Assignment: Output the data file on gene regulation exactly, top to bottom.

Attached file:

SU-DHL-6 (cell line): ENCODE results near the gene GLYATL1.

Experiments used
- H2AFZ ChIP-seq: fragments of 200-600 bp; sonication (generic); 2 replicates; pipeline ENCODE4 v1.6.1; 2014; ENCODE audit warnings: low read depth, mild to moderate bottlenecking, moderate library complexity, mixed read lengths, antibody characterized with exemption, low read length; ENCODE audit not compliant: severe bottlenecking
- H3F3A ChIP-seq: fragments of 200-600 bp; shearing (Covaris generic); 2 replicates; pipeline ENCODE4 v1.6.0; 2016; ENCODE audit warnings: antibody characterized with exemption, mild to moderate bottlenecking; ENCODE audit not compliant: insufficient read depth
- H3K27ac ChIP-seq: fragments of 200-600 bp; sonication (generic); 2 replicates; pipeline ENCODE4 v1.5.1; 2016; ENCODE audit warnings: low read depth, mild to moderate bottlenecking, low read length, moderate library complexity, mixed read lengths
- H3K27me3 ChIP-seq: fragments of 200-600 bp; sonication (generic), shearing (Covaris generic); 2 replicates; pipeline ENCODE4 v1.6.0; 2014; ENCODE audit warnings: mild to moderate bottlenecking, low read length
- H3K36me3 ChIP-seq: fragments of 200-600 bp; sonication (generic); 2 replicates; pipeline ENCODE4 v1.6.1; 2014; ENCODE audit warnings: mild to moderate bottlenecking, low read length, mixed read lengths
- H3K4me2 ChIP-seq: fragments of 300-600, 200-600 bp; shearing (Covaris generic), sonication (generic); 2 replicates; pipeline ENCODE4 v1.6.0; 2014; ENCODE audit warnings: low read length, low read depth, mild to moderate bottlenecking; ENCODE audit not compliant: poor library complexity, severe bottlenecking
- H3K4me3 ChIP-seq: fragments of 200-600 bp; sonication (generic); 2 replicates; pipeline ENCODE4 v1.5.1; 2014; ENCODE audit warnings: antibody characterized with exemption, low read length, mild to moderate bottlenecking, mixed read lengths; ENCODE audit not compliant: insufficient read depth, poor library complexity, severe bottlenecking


SU-DHL-6 (cell line): ENCODE results near the gene GLYATL1.

Experiments used
- H2AFZ ChIP-seq: fragments of 200-600 bp; sonication (generic); 2 replicates; pipeline ENCODE4 v1.6.1; 2014; ENCODE audit warnings: low read depth, mild to moderate bottlenecking, moderate library complexity, mixed read lengths, antibody characterized with exemption, low read length; ENCODE audit not compliant: severe bottlenecking
- H3F3A ChIP-seq: fragments of 200-600 bp; shearing (Covaris generic); 2 replicates; pipeline ENCODE4 v1.6.0; 2016; ENCODE audit warnings: antibody characterized with exemption, mild to moderate bottlenecking; ENCODE audit not compliant: insufficient read depth
- H3K27ac ChIP-seq: fragments of 200-600 bp; sonication (generic); 2 replicates; pipeline ENCODE4 v1.5.1; 2016; ENCODE audit warnings: low read depth, mild to moderate bottlenecking, low read length, moderate library complexity, mixed read lengths
- H3K27me3 ChIP-seq: fragments of 200-600 bp; sonication (generic), shearing (Covaris generic); 2 replicates; pipeline ENCODE4 v1.6.0; 2014; ENCODE audit warnings: mild to moderate bottlenecking, low read length
- H3K36me3 ChIP-seq: fragments of 200-600 bp; sonication (generic); 2 replicates; pipeline ENCODE4 v1.6.1; 2014; ENCODE audit warnings: mild to moderate bottlenecking, low read length, mixed read lengths
- H3K4me2 ChIP-seq: fragments of 300-600, 200-600 bp; shearing (Covaris generic), sonication (generic); 2 replicates; pipeline ENCODE4 v1.6.0; 2014; ENCODE audit warnings: low read length, low read depth, mild to moderate bottlenecking; ENCODE audit not compliant: poor library complexity, severe bottlenecking
- H3K4me3 ChIP-seq: fragments of 200-600 bp; sonication (generic); 2 replicates; pipeline ENCODE4 v1.5.1; 2014; ENCODE audit warnings: antibody characterized with exemption, low read length, mild to moderate bottlenecking, mixed read lengths; ENCODE audit not compliant: insufficient read depth, poor library complexity, severe bottlenecking